In his Jan. 10 letter, “The CO2 Paradox,” Robert A. Jaross states that I “neglected to address the most important of the six greenhouse gases” — carbon dioxide– in my Dec. 26 op-ed article, “Crying Wolf About Kyoto.” This is a strange claim, because all the recommendations in my op-ed article were aimed at reducing carbon dioxide emissions, while some would reduce methane and CO2 emissions. For instance, the federal government procurement program and the intensification of the Environmental Protection Agency’s “Green Lights” program that I recommend would both considerably reduce CO2 emissions.

Mr. Jaross also is wrong in claiming that efficiency of thermal power plants and car engines cannot be much improved. The average US thermal power plant efficiency is only about 33 percent. new combined-cycle power plants fueled by natural gas have efficiencies of 50 percent or more, and CO2 emissions per kilowatt-hour of only about one-third that of an average coal-fired power plant. As another example, the use of advanced fuel cells, which are nearly commercial, would more than double automobile efficiency.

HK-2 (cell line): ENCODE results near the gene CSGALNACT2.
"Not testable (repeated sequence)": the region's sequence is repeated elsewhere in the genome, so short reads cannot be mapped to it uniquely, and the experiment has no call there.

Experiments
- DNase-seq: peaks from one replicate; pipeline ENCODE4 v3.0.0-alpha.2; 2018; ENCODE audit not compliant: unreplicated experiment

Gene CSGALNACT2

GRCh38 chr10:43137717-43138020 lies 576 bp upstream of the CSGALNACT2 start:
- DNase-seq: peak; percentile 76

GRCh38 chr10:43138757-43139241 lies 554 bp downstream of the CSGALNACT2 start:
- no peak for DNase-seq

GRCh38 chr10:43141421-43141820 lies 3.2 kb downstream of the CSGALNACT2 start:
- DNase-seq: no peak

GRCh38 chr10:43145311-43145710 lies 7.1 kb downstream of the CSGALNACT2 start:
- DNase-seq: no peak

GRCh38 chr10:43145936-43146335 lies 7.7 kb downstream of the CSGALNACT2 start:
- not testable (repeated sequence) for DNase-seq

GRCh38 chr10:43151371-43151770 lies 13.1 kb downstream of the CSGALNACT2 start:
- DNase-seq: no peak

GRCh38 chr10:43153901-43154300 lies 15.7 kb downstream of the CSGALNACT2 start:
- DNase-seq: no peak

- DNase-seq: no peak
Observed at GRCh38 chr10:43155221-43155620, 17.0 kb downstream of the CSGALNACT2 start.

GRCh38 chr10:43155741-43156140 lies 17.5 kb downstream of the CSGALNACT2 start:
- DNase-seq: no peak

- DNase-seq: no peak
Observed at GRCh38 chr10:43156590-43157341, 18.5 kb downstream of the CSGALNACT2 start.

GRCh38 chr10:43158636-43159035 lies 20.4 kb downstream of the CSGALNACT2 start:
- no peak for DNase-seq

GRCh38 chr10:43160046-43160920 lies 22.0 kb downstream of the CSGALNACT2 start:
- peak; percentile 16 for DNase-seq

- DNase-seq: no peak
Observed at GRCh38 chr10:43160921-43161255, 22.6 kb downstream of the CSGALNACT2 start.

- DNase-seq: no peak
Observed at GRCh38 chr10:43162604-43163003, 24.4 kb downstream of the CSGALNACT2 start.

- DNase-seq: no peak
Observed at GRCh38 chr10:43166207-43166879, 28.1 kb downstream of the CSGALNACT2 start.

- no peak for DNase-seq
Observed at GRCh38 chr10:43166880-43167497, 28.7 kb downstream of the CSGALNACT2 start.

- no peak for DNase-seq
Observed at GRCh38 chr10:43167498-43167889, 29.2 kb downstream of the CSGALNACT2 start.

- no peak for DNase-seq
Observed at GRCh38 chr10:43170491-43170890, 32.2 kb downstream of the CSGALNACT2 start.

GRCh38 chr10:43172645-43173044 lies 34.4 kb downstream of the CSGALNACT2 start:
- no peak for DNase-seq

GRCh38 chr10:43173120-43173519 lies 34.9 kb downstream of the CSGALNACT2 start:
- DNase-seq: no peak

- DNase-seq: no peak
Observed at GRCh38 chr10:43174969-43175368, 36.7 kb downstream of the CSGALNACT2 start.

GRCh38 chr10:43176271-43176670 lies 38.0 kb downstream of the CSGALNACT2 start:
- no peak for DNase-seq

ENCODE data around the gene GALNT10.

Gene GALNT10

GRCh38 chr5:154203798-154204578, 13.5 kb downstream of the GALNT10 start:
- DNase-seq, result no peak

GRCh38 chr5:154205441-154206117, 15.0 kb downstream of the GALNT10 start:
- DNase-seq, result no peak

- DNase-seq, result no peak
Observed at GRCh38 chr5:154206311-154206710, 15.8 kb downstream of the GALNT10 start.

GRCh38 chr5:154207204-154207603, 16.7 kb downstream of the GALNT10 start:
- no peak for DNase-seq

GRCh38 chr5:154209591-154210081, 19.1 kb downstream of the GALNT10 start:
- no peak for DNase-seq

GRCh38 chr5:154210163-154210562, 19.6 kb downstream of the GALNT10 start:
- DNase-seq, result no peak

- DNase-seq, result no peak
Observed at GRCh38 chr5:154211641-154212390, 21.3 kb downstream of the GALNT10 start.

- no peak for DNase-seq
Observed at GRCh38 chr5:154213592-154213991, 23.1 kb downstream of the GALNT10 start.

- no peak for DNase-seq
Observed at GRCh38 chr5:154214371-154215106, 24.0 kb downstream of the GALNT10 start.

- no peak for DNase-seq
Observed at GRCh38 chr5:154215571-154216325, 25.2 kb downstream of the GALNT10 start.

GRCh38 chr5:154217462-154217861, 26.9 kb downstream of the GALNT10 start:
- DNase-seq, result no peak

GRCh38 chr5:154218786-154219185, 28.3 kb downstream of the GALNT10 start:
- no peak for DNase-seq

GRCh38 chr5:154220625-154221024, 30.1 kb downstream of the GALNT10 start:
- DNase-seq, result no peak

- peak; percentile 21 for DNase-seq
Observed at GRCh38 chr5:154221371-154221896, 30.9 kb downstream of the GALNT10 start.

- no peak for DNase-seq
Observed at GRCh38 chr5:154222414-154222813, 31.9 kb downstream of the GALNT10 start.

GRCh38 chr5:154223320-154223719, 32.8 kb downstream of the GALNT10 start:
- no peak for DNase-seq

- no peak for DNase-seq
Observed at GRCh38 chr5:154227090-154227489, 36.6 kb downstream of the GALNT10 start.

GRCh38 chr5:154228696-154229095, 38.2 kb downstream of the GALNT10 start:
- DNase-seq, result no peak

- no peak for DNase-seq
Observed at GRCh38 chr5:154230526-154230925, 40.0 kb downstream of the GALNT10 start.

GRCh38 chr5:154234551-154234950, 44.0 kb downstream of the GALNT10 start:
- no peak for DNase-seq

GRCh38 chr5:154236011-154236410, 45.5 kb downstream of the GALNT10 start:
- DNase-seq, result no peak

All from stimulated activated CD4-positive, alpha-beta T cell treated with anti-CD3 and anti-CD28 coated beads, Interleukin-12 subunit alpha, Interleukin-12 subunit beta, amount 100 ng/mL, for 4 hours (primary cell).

Mr. Jaross’s letter exemplifies the serious lack of accurate, accessible public information about energy issues. It underlines the need for President Clinton to request the National Academy of Sciences to create a standing committee on energy that would report to the president, congress and the public each year on the state of the US and global energy systems.

–Arjun Makhijani
President, Institute for Energy and Environmental Research
Takoma Park, MD

This letter first appeared in The Washington Post, January 29, 1998. Used with permission.

For more information about global climate change, see IEER’s newsletter, Science for Democratic Action Vol. 6 No. 3